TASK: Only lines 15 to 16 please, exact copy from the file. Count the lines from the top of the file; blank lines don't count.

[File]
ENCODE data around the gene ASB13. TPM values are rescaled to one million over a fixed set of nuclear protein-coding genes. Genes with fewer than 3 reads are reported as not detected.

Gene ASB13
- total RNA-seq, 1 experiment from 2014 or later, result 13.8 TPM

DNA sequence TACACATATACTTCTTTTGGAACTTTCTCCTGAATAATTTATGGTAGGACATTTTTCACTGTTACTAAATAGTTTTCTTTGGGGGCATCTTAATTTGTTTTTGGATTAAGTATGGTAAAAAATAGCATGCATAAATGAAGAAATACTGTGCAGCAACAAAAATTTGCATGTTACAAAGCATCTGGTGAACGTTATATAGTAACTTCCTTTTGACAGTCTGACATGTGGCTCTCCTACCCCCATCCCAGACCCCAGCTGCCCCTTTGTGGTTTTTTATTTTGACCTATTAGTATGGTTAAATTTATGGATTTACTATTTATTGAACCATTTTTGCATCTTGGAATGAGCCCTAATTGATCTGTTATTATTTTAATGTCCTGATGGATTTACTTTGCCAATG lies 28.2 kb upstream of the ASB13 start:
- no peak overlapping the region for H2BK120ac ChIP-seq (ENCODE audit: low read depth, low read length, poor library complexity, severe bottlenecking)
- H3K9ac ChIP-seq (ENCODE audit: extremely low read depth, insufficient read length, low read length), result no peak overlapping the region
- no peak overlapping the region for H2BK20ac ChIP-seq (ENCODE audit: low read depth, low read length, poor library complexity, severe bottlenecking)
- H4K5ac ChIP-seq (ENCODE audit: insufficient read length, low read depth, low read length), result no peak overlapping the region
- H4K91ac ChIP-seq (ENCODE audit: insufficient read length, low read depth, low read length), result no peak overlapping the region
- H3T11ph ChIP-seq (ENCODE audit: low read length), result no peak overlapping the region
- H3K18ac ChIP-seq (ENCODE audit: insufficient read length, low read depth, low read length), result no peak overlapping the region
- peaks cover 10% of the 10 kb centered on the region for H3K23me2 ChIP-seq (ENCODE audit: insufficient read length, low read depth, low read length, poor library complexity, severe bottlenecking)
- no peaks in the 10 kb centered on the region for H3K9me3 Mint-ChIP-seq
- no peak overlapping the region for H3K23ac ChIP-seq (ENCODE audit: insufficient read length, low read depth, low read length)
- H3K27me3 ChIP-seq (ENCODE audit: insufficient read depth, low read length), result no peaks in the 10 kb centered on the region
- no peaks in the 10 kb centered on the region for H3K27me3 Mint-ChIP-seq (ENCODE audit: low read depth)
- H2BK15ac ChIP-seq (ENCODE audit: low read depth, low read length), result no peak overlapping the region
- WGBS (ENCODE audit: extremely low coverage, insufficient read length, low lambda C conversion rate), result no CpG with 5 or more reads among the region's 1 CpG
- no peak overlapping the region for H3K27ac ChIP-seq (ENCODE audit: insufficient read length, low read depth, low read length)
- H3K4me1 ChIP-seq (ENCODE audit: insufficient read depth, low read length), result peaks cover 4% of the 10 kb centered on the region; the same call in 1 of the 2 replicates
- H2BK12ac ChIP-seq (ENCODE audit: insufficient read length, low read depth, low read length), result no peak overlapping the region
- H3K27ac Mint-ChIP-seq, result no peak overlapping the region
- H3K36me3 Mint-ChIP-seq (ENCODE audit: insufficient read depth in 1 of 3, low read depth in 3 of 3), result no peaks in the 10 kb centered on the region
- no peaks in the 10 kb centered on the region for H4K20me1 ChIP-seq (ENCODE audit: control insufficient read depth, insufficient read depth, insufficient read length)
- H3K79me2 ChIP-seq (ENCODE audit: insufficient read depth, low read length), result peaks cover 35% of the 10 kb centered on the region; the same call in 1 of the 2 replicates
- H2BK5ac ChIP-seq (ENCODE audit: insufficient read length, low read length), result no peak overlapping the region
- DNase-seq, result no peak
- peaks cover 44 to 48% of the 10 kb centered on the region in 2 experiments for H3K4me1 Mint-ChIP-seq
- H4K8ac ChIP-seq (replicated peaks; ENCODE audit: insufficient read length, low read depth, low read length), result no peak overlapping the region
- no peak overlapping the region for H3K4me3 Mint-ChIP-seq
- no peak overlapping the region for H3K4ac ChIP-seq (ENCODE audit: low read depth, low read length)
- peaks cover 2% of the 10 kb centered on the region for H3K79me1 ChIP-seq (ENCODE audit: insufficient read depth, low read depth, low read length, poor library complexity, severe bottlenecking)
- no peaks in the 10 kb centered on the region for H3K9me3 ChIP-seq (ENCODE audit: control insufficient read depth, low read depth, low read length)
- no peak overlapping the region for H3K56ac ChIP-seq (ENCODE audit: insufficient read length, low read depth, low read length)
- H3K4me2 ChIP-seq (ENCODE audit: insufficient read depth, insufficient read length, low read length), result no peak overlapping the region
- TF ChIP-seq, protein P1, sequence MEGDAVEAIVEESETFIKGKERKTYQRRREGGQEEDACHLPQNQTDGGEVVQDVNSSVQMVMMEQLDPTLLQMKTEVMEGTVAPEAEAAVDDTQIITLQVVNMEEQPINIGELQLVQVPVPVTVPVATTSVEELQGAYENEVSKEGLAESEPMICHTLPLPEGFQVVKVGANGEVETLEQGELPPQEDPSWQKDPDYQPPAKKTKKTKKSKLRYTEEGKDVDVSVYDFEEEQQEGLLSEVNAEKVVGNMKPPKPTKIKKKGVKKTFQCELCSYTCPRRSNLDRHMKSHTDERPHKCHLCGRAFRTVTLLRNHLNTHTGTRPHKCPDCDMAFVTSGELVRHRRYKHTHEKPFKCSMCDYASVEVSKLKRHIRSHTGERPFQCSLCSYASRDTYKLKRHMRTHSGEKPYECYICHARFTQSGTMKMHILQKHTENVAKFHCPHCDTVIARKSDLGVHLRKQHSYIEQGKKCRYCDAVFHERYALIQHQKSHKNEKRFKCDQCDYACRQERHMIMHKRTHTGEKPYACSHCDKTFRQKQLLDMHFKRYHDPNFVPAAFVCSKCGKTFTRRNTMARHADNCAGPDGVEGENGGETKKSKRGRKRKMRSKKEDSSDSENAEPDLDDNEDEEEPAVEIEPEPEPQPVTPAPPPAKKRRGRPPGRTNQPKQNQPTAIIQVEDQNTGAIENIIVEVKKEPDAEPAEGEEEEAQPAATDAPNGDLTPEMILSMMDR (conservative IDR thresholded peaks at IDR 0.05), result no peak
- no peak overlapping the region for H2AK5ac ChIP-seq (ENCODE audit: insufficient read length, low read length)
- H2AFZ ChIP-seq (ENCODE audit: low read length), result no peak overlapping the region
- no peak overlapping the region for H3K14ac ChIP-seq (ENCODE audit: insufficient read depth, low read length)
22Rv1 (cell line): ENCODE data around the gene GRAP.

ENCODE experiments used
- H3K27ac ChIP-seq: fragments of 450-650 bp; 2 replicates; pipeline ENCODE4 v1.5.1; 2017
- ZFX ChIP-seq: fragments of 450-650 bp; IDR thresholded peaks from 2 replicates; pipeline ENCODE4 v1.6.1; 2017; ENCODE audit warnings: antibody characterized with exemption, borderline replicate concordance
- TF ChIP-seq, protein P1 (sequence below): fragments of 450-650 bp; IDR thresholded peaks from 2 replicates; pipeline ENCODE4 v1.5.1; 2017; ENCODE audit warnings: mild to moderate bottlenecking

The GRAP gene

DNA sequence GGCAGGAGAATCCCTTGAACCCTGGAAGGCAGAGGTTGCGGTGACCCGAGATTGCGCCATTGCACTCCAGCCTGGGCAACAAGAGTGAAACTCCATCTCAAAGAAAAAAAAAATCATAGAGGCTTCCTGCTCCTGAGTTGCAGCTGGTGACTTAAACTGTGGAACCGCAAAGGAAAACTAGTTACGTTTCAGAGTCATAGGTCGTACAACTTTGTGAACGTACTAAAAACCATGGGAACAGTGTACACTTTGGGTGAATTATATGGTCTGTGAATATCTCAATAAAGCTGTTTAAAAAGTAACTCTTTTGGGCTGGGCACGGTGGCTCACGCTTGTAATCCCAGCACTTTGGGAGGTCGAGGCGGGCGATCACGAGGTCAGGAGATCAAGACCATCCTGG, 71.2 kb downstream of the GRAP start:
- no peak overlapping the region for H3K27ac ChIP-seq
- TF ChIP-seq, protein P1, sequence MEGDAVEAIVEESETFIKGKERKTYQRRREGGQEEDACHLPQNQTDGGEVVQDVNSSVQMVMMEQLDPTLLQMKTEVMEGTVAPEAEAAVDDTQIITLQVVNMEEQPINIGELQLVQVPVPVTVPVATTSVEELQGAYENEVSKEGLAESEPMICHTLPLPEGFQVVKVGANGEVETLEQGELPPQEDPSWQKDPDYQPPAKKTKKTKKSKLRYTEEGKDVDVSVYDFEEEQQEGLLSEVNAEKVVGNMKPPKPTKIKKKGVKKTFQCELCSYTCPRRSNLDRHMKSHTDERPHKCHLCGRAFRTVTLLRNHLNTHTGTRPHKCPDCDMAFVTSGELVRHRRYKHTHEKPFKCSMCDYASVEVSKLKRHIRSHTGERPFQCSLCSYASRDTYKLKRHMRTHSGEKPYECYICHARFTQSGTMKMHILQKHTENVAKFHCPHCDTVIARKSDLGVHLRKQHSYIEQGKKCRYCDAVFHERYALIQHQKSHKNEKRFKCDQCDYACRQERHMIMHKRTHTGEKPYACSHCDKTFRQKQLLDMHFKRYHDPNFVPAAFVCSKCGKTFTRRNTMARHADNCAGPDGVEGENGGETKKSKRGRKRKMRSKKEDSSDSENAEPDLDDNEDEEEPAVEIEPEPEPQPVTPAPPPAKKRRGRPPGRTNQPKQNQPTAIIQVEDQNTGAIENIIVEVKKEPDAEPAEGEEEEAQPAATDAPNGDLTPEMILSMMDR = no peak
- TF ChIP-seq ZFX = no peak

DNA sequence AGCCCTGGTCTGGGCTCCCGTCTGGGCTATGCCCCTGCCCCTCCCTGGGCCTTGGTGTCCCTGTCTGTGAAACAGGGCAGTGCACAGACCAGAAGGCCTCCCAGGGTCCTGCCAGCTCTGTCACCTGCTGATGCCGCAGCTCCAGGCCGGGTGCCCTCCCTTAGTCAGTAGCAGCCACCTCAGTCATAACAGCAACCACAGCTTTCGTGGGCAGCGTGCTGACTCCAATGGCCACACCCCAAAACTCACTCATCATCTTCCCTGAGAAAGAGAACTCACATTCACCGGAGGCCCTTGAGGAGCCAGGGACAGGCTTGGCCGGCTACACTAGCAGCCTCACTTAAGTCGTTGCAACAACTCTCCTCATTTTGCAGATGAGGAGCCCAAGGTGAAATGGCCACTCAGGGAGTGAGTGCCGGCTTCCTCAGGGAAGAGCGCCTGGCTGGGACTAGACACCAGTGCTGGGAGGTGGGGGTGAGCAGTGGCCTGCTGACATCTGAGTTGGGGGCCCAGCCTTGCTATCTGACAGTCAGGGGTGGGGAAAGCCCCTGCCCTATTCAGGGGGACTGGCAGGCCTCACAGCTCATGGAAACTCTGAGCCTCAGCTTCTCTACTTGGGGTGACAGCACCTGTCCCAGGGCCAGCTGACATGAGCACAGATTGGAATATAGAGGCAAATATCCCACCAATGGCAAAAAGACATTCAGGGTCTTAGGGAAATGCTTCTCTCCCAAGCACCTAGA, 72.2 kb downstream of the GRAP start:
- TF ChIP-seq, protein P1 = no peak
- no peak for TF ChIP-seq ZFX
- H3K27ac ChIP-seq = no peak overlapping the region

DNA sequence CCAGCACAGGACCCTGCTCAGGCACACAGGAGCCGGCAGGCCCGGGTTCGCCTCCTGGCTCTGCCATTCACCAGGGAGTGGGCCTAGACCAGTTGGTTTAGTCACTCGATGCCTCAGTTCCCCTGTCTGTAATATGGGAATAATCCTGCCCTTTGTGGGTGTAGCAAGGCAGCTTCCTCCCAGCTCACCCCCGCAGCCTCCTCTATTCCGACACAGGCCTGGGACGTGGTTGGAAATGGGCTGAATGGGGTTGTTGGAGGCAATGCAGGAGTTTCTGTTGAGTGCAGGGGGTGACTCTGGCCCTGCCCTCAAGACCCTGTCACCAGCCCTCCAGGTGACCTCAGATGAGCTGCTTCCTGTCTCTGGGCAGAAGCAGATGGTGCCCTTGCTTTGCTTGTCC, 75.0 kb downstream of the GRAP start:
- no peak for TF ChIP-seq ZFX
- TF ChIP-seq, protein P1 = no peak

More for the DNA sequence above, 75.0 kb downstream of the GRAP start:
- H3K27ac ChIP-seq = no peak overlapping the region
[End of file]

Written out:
- H3K27me3 ChIP-seq (ENCODE audit: insufficient read depth, low read length), result no peaks in the 10 kb centered on the region
- no peaks in the 10 kb centered on the region for H3K27me3 Mint-ChIP-seq (ENCODE audit: low read depth)